Lisa Wozniak: So, Tim, I'd like to actually go to that a little bit, because enabling Michigan farmers to earn revenue from the installation of solar and other renewable energy sources on their privately owned farmland has become, unfortunately, rather controversial in some Michigan communities. It could be economically beneficial to the farmers, as you've pointed out, and their communities and help move the renewable energy sector forward. Where does your department stand on creating a statewide policy that would allow for such practices?

Tim Boring: Well, I think the department level would certainly recognize individual property rights, and that's really consistent with the values of producers that we constantly interact with. Yes, this has become a contentious issue in a lot of ways, and it challenges, in some respects, of what rural communities look like. And when we talk about land use changes, those should be discussions communities are having. I think it's important that we continue to have or enact situations and conditions here where folks can continue to exercise their rights of how they use their land. So, the department is going to be continuing to understand and appreciate of how we interface with the administration to a broader priority and understanding of how critically important it is to be moving towards a carbon neutral economy here. So, we'll continue to be engaged in those sorts of things, and we'll continue to look for opportunities that are jointly support the desired outcomes of enhanced clean energy and building stronger, more resilient, and diverse agricultural systems.

David Fair: And let's talk about land use and the broader perspective, particularly when it comes to farming and agriculture. As we consider new sources of revenue, how are the small firms and rural communities doing equally economically right now in Michigan? And are we going to end up with more factory farms and less of the family farms that are a major part of the character of Michigan?

Tim Boring: Well, broadly, when we look at the agricultural economy right now, revenues are expected to be slightly down for 2023. And that's just partly in response to declining cash receipts for ag products. But it's also the fact that input costs are up largely that the path to growing within agriculture over the last few decades here has been consolidation. And it's been true of the economic conditions that farms themselves and for agribusiness as well. And I think there's a growing understanding of the fact that there is a need to look at the consolidation and support growth opportunities through additional ways than just simply adding more acres or adding more production. It's something we're focused on at the department through a lot of our ag investment opportunities to continue to build up additional capacity for smaller farms to have processing capacity. USDA has seen significant investments in this through opportunities, like improved meat processing capacity, understanding that there aren't a lot of medium-sized meat processing operations anymore for a variety of reasons, but looking to address those kinds of issues. So, when we look at how we build resilience in diversity into our agricultural systems, it's something I think there's a real opportunity for us here as a department to work on--understanding the additional values that small and medium operations bring to Michigan and making sure that we've got, you know, viable strategies to grow businesses for smaller and medium-sized operations.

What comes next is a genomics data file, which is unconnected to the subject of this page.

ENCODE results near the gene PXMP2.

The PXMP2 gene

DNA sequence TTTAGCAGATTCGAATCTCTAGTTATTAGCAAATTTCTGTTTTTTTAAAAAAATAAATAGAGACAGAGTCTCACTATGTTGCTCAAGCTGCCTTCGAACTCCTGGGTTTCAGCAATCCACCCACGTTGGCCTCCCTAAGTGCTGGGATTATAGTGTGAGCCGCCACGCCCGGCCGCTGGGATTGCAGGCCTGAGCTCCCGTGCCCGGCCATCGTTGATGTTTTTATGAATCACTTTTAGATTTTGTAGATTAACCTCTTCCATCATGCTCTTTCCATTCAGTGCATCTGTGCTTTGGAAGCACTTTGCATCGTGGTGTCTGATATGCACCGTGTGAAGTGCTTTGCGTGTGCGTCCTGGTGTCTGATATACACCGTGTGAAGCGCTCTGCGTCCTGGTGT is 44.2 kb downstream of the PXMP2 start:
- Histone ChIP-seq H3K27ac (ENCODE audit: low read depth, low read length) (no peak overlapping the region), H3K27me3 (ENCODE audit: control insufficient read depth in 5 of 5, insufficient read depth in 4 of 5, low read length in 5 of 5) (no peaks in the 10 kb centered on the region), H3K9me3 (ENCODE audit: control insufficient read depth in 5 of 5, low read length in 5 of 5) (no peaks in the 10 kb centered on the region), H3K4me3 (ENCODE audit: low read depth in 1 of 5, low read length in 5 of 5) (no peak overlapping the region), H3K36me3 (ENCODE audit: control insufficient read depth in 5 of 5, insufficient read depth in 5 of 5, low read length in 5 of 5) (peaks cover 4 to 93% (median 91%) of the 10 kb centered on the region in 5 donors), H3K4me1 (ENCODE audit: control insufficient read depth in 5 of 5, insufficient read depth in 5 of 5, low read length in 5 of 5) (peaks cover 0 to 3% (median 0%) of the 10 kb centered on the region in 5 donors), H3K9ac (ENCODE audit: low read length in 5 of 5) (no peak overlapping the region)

David Fair: Well, we mentioned right at the outset of the conversation that you were a very busy man. And the future looks even busier. We thank you for the time in the insights today, Tim.

Tim Boring: Happy to be here. Thanks so much.

David Fair: That is Tim Boring. He is director of the Michigan Department of Agriculture and Rural Development and our guest on WEMU's First Friday Focus on the Environment. For more information on today's topic, visit our website at WEMU dot org. First Friday Focus on the Environment is produced in partnership with the Michigan League of Conservation Voters and its executive director, Lisa Wozniak, who serves as my co-host each month. And, Lisa, thanks for today, and we'll see you in August.

Lisa Wozniak: Thank you, Dave. I look forward to it.

David Fair: I'm David Fair, and this is your community NPR station, 89 one WEMU FM, Ypsilanti.

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Contact David: dfair@emich.edu
Lisa Wozniak is Executive Director of the Michigan League of Conservation Voters.